Brian Glancy graduated with a B.A. in Sport Science from the University of the Pacific prior to receiving a Master’s degree in Kinesiology and a Ph.D. in Exercise Science from Arizona State University working with Wayne Willis. He was a postdoctoral fellow with Robert Balaban at the National Heart, Lung, and Blood Institute from 2009 to 2016. Dr. Glancy became an Earl Stadtman Investigator at the NIH with a dual appointment between NHLBI and NIAMS in 2016. He is a member of the American College of Sports Medicine and the American Physiological Society.
Recently, Dr. Glancy demonstrated that skeletal muscle mitochondria form a highly connected network resembling that of an electrical power grid, and, indeed, were capable of electrical conduction of the mitochondrial membrane potential throughout the cell. The discovery of this rapid energy distribution mechanism overturned longstanding ideas regarding diffusion as the primary energy distribution pathway in skeletal muscle. Current work in this area is focused on providing a better understanding of the regulation and development of these mitochondrial networks as well as their role in overall muscle function.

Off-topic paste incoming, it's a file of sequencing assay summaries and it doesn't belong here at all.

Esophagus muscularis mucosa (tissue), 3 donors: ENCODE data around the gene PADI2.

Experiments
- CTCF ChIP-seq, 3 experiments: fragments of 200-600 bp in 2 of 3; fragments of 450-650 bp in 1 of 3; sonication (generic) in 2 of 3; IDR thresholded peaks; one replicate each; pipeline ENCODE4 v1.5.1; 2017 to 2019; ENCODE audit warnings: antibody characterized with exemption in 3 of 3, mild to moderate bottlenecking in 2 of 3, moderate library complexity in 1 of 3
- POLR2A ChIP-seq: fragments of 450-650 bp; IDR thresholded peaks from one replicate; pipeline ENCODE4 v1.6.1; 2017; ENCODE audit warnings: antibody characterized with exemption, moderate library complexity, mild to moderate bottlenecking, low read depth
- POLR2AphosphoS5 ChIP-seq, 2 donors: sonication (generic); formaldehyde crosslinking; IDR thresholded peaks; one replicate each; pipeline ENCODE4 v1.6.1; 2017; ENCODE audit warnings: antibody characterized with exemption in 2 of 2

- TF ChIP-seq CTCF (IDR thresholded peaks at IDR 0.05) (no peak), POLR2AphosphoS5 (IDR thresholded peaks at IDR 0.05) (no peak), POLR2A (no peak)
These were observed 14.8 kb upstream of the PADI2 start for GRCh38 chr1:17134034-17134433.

Despite much interest, control of mitochondrial function in vivo remains largely unclear as direct measures of mitochondrial enzymes in live animals have been limited. As a result, another major focus of the Glancy lab is to develop and utilize novel, direct measurements of in vivo mitochondrial function in skeletal muscle under different workloads. The goal of these studies is to unravel the signaling cascade involved in the upregulation of mitochondrial energy conversion during muscle contraction.